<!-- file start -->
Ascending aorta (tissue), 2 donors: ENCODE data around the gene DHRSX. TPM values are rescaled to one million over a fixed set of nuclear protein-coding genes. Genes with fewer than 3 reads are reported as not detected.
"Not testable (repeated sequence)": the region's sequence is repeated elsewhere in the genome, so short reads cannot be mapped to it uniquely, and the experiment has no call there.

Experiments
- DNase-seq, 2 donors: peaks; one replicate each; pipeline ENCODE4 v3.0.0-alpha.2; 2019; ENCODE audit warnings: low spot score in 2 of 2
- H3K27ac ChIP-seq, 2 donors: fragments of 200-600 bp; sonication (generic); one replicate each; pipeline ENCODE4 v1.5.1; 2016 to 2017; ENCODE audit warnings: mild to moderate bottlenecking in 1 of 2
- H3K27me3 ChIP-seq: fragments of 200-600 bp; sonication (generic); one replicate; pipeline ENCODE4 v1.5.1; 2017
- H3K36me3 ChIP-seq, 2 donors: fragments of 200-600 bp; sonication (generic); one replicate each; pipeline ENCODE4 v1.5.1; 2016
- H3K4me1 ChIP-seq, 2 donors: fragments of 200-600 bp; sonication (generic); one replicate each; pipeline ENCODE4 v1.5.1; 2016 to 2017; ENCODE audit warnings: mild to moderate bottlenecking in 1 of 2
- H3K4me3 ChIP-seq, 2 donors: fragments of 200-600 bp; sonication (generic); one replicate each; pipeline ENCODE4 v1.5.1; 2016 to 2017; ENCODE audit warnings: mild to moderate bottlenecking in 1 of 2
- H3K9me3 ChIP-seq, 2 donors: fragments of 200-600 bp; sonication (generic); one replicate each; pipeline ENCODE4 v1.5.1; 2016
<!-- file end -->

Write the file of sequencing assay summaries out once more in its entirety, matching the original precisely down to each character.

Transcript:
Ascending aorta (tissue), 2 donors: ENCODE data around the gene DHRSX. TPM values are rescaled to one million over a fixed set of nuclear protein-coding genes. Genes with fewer than 3 reads are reported as not detected.
"Not testable (repeated sequence)": the region's sequence is repeated elsewhere in the genome, so short reads cannot be mapped to it uniquely, and the experiment has no call there.

Experiments
- DNase-seq, 2 donors: peaks; one replicate each; pipeline ENCODE4 v3.0.0-alpha.2; 2019; ENCODE audit warnings: low spot score in 2 of 2
- H3K27ac ChIP-seq, 2 donors: fragments of 200-600 bp; sonication (generic); one replicate each; pipeline ENCODE4 v1.5.1; 2016 to 2017; ENCODE audit warnings: mild to moderate bottlenecking in 1 of 2
- H3K27me3 ChIP-seq: fragments of 200-600 bp; sonication (generic); one replicate; pipeline ENCODE4 v1.5.1; 2017
- H3K36me3 ChIP-seq, 2 donors: fragments of 200-600 bp; sonication (generic); one replicate each; pipeline ENCODE4 v1.5.1; 2016
- H3K4me1 ChIP-seq, 2 donors: fragments of 200-600 bp; sonication (generic); one replicate each; pipeline ENCODE4 v1.5.1; 2016 to 2017; ENCODE audit warnings: mild to moderate bottlenecking in 1 of 2
- H3K4me3 ChIP-seq, 2 donors: fragments of 200-600 bp; sonication (generic); one replicate each; pipeline ENCODE4 v1.5.1; 2016 to 2017; ENCODE audit warnings: mild to moderate bottlenecking in 1 of 2
- H3K9me3 ChIP-seq, 2 donors: fragments of 200-600 bp; sonication (generic); one replicate each; pipeline ENCODE4 v1.5.1; 2016